6. What can the state government do to improve workforce development in West Virginia?

The most important move West Virginia can make is to support career-technical education in our high schools. Our young men and women need to be afforded more career opportunities/instruction at a younger age. Our community colleges have a pulse on career opportunities and are offering a breadth of classes, ie. oil and gas and barge transportation.

7. What more should the state do to battle the prescription drug problem?

Require continuous education for medical professionals to follow the comprehensive recommendations of the West Virginia Summit of Prescription Drug Abuse relating to education, monitoring, disposal, enforcement, early intervention/treatment and collaboration. Also, early intervention programs, juvenile drug courts, abuse quit-lines, treatment services and social marketing campaigns need to be funded.

8. Are there more steps the state should take to reduce obesity?

I believe that pre-K through 12 have a multitude of laws that address healthy eating and exercise. Educational awareness, including medical emphasis should be aimed at families for a more healthy lifestyle.

9. How could the state help small businesses grow in West Virginia?

96% of the state companies are classified small business. The West Virginia Small Business Development Center is our cornerstone for providing services to entrepreneurs for start-up and growth. A House Committee on Small Business was developed this session for a listening tour for small business owners to detail their successes. Best practices will be evaluated for implementation by the SBDC.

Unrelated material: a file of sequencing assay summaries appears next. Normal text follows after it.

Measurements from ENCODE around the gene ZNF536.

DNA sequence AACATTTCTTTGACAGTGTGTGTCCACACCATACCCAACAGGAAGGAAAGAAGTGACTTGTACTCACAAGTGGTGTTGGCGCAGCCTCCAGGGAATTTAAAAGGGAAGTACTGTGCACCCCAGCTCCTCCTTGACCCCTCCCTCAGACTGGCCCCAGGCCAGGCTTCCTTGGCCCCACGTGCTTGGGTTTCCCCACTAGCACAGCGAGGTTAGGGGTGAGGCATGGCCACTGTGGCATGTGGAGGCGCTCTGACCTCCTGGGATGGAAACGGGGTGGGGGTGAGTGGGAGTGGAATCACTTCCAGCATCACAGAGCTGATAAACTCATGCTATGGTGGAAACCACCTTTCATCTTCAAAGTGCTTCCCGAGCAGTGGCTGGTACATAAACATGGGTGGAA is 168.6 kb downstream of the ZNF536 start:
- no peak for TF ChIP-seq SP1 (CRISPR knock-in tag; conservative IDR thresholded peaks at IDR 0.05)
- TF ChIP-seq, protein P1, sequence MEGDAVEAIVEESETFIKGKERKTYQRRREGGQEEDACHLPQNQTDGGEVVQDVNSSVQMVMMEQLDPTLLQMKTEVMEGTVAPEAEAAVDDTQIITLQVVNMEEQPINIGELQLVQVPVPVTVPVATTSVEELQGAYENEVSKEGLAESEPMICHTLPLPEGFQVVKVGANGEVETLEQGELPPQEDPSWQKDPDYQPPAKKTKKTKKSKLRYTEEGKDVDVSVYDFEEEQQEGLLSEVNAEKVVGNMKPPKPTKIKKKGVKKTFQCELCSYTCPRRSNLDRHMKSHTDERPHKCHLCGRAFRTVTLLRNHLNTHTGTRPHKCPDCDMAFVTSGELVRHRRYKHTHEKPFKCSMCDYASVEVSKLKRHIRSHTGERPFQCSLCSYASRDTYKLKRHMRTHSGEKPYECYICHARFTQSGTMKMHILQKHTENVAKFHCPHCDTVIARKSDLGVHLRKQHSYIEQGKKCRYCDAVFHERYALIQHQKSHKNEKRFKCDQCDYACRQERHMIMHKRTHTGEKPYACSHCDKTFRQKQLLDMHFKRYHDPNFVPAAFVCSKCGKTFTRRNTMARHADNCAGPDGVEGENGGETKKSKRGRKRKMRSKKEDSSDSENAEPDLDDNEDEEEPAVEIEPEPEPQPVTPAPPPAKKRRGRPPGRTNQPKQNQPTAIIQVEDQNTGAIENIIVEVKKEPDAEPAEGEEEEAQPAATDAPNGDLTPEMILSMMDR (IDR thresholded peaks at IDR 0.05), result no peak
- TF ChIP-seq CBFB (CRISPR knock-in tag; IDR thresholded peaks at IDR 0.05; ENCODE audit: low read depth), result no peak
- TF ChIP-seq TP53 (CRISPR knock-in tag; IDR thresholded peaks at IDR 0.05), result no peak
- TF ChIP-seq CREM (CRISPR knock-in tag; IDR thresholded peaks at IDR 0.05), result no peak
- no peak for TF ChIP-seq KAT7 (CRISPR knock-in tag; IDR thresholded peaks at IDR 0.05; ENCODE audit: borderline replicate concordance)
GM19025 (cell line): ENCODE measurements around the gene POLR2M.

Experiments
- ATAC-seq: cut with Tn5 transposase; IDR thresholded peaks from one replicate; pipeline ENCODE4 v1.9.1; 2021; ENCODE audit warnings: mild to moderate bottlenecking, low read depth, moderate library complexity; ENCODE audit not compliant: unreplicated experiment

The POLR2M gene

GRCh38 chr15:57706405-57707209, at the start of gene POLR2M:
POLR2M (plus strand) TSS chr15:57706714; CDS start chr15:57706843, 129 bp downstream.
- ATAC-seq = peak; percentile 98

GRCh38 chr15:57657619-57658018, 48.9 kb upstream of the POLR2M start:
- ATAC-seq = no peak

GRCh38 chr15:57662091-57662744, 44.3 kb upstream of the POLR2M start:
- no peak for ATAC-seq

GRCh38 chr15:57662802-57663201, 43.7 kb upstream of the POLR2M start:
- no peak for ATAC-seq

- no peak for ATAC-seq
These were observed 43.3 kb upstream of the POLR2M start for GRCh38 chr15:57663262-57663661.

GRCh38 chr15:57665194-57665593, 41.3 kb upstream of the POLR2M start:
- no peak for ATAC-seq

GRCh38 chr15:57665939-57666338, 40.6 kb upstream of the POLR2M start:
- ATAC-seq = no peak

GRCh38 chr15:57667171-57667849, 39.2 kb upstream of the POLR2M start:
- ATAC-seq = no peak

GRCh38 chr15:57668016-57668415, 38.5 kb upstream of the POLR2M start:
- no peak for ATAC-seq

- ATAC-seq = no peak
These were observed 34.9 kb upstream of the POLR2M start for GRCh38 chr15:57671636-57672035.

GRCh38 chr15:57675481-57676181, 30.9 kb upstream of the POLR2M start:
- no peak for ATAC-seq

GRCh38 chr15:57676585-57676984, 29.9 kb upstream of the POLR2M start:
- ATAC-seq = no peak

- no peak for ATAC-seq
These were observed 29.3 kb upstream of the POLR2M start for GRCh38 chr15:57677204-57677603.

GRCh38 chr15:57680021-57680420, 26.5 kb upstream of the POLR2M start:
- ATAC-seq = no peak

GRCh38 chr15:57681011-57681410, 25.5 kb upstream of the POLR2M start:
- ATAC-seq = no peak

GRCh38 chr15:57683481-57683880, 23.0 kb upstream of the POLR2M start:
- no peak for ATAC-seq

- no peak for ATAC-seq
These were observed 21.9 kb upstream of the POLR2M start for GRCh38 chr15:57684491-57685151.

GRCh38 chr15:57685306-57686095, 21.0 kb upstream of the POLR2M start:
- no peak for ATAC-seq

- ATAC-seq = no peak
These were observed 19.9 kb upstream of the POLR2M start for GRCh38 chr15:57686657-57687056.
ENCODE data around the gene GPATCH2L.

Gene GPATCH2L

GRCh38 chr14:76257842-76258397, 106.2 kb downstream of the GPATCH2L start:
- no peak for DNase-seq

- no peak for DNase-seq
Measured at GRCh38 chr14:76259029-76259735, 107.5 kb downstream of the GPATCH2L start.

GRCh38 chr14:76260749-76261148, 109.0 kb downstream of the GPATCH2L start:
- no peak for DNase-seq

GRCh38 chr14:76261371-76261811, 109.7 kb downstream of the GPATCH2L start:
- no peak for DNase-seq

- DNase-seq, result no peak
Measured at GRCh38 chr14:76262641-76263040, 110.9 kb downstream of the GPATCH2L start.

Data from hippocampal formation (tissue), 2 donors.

10. Do you think the state should do more to reduce the size of prison population?

Yes. The Justice Center of the Council for State Governments recommended in 2013 that West Virginia expand community-based substance abuse treatment programs, require post-release supervision of inmates and improve community-based supervision of inmates on probation or parole, including expanding day report programs. Operating costs would decline $140 million over a five year period.

11. What measures do you support that would improve the lives of West Virginians, especially children, who are living in poverty?

More than half of West Virginia children are low income or poor. In order to have an effective and coordinated response to child poverty you must increase family income and assets, improve access to essential goods and services and promote human development for children and parents.

12. What measures do you support on fracking/horizontal drilling that would protect people living near drilling sites?

HB 401, passed in 2011, is a comprehensive law concerning horizontal drilling in West Virginia which is regulated by the DEP and EPA. The EPA is continuously revising its fracking regulations with updated rules to be placed in effect in 2014. The key for protecting our citizens is in the monitoring of the well sites by the governing entities.